Nendo and Fritz Hansen design fully recycled plastic chair
Take an exclusive look at N02 Recycle, a moulded, stackable chair system made from upcycled household plastic, Polypropylene
‘20 years ago, a designer would only think about the head of the product: How do we produce it? How can we sell it, how will people use it?’ declares Nendo founder, designer Oki Sato, swivelling slightly on the wheels of his latest creation for Danish furniture brand Fritz Hansen. ‘I think more and more designers now look at the tail of the product, how will it be thrown away and what’s going to happen after that.’
Sat in his Milan showroom on a grey Sunday in September, the Scandinavian-inspired colour palette of the scattered flock of chairs is the only source of pigment in the otherwise stark white shopfront space. The chair in question is N02 Recycle, both Sato and the brand’s first foray into recycled materials: a moulded, stackable system made from recycled household plastic, Polypropylene, sourced nearby in central Europe.
Polypropylene is the kind of plastic we all know intimately. Food packaging, water bottle lids, straws: any type of household plastic waste labelled with the recycle code ‘5’. To transform your discarded tomato packaging into Sato and Fritz Hansen’s new chair, the recycled materials are ground up into pellets and melted into their new roles, a process that can be repeated, in theory, ad infinitum. Uniting, as Sato describes, the product’s head and tail.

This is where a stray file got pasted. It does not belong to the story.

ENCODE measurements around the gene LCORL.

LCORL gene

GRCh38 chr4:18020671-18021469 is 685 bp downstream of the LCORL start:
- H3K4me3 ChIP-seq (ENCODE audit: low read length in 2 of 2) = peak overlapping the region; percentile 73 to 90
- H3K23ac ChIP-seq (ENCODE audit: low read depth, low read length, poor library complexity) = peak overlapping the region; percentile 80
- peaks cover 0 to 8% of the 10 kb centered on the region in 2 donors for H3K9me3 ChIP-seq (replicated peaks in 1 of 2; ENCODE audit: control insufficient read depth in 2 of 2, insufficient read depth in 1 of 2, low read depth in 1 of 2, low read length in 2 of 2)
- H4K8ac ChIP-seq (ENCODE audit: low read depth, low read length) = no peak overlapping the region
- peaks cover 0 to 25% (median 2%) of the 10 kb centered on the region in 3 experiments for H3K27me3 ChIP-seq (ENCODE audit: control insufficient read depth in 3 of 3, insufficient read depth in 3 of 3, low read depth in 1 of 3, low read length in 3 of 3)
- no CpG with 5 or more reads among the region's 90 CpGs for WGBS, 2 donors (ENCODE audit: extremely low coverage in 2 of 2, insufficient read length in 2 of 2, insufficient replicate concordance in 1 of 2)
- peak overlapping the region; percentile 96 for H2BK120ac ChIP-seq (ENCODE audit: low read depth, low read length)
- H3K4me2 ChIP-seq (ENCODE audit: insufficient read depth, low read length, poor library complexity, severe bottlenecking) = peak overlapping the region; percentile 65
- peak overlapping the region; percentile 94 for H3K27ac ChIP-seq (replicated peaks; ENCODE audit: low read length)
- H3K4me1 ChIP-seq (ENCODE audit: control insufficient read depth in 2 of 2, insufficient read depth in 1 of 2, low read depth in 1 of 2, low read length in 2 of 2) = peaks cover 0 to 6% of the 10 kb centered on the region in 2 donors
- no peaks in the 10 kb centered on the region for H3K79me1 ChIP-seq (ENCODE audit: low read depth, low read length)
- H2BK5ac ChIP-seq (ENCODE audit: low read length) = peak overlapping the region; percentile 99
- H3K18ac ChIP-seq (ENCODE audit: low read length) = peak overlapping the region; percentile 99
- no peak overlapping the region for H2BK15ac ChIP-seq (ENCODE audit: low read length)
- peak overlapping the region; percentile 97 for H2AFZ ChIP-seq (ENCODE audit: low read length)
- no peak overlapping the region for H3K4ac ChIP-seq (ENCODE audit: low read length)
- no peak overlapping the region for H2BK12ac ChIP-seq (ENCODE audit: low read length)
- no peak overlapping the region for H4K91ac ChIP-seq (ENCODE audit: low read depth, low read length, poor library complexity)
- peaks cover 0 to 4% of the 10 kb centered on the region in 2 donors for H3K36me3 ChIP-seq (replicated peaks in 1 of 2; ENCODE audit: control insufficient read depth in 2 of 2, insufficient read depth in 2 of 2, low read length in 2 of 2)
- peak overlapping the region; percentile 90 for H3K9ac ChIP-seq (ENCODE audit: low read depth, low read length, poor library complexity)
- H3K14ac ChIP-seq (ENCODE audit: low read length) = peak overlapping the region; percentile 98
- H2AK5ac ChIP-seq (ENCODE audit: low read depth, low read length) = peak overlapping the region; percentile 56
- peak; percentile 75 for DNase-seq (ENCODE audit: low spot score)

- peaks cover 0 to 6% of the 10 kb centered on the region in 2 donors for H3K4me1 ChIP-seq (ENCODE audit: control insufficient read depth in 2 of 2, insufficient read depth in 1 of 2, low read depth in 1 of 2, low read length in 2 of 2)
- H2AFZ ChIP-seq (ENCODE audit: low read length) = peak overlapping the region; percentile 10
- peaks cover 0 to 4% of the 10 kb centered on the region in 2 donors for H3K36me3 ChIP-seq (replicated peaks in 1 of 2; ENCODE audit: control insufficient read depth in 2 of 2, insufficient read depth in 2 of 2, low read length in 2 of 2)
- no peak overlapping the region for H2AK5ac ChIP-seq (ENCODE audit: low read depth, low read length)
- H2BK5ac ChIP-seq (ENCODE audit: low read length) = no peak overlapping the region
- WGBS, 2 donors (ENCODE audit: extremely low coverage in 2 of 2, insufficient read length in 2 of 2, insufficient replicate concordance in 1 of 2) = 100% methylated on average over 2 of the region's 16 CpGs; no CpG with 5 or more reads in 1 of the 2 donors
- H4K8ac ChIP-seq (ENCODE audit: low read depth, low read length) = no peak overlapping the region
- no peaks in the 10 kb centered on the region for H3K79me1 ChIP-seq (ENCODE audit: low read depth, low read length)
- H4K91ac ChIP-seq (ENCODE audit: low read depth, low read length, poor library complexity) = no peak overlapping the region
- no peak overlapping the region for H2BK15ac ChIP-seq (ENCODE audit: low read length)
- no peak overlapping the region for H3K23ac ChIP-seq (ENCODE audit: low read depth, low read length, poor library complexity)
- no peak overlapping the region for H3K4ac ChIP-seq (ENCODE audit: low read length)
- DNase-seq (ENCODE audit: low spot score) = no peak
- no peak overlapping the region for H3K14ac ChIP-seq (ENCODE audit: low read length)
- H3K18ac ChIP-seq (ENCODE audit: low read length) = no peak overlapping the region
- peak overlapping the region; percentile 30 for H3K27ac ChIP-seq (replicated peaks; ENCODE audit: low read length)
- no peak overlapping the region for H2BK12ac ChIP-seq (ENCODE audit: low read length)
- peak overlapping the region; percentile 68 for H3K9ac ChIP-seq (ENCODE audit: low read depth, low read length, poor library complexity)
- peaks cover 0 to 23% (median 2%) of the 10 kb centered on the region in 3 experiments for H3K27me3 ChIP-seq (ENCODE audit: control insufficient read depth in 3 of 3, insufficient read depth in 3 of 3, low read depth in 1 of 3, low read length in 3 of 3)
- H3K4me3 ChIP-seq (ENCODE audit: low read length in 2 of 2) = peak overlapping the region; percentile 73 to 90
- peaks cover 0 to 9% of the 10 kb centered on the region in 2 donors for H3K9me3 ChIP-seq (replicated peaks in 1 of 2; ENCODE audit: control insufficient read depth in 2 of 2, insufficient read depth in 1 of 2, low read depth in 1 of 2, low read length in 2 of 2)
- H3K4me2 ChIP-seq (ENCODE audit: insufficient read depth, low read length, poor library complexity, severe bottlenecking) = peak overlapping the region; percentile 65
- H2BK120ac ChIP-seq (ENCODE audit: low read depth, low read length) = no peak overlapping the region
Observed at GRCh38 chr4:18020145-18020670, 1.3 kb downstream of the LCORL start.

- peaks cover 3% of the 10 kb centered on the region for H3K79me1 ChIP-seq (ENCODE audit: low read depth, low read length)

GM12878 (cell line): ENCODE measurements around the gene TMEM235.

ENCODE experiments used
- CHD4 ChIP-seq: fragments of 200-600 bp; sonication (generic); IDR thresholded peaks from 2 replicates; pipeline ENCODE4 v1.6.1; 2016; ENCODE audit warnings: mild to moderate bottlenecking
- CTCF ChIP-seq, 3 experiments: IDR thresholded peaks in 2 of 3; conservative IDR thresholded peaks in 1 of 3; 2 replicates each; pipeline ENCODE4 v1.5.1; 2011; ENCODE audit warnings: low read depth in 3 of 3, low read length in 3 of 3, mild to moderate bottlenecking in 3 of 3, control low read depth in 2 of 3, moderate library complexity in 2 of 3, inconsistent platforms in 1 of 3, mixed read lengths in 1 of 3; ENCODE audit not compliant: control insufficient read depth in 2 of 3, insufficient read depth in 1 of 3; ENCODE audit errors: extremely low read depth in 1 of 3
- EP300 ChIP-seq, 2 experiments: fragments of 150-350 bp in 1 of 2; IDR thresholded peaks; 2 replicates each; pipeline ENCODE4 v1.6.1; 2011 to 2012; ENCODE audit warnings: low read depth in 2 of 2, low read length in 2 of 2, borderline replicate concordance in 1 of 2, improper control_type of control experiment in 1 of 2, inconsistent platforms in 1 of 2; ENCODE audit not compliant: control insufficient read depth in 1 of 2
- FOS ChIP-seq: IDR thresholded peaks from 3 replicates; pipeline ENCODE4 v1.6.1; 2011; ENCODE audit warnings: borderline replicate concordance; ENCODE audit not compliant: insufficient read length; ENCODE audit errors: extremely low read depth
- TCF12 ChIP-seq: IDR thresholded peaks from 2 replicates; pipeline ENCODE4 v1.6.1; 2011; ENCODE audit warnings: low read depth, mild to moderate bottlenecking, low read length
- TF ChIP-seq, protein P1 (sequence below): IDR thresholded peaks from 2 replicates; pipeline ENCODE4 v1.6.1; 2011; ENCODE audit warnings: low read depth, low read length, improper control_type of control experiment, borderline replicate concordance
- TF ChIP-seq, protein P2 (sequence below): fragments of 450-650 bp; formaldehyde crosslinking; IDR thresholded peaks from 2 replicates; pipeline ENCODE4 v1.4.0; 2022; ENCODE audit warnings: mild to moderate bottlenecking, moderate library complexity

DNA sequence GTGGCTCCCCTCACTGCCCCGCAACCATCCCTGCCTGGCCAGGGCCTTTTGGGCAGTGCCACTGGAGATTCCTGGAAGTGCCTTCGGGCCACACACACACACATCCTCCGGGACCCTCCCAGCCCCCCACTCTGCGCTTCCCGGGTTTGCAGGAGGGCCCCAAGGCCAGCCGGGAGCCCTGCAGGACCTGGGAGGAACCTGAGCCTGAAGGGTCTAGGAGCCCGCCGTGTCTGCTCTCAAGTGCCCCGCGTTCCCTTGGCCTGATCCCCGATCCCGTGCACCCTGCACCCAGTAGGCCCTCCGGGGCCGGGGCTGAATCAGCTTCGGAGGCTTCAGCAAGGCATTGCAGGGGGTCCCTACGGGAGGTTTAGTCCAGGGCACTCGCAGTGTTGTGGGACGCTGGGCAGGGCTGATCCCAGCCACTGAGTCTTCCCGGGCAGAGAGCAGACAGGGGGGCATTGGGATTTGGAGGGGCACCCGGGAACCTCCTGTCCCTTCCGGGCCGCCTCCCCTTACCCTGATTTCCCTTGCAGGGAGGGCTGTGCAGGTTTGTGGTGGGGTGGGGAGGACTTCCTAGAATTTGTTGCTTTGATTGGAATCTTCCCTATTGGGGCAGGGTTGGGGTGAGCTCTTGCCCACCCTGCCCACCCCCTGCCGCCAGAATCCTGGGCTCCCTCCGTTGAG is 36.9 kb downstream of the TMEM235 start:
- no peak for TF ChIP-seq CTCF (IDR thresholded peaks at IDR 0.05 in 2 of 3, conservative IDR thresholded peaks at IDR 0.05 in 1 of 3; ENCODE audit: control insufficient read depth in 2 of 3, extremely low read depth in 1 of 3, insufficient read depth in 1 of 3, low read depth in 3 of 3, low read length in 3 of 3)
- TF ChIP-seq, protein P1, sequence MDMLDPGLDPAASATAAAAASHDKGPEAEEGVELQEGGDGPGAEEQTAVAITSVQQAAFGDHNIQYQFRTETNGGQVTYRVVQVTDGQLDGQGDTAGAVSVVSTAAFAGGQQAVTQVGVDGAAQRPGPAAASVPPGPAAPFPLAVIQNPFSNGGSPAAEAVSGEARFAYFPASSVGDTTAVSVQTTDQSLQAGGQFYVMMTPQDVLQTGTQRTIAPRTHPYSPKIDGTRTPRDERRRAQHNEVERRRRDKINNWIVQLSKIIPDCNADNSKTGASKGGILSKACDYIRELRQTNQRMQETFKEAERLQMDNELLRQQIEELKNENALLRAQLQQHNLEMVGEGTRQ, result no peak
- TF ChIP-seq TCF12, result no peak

Working with Polypropylene, though, presented a number of challenges: the recycled material by nature is slightly more rigid than the plastic typically used for a stacking chair, so allowing for flexibility and comfort was key. ‘Controlling the thicknesses within the shell was the biggest challenge,’ explains Sato of the chair’s design, which tapers from a relatively deep base outwards like a curved flower petal, preserving movement and bounce while ensuring structural integrity.
‘Controlling the thicknesses within the shell was the biggest challenge’
Inspiration for the form came from ‘a sheet of paper folded in the middle,’ he says. ‘We noticed that it creates a nice form that also has lumbar support. It does not touch your body too much and it does not constrain your movements too much, either. When you’re sitting down people do not necessarily sit like this,’ Sato freezes, back-rigid with his feet flat on the floor, ‘they would go like this,’ he explains, relaxing into a slouch, elbow draped over the backrest, ‘it had to adapt to all these different ways of sitting.’
The N02 Recycle is being launched in three different formats: four-legged, sledge and swivel bases. The sustainable mindset also extends beyond plastic: the chromed steel sledge base is 50 per cent recycled, while the polished aluminium swivel stands at 95 per cent.
‘I think, in general, we need to have a better understanding of materials,’ explains Sato when asked whether the material research that went into this project will have a spill-over into his practice at large. ‘The way we select materials, the way we treat materials. This know-how will be adapted to our future projects.’ §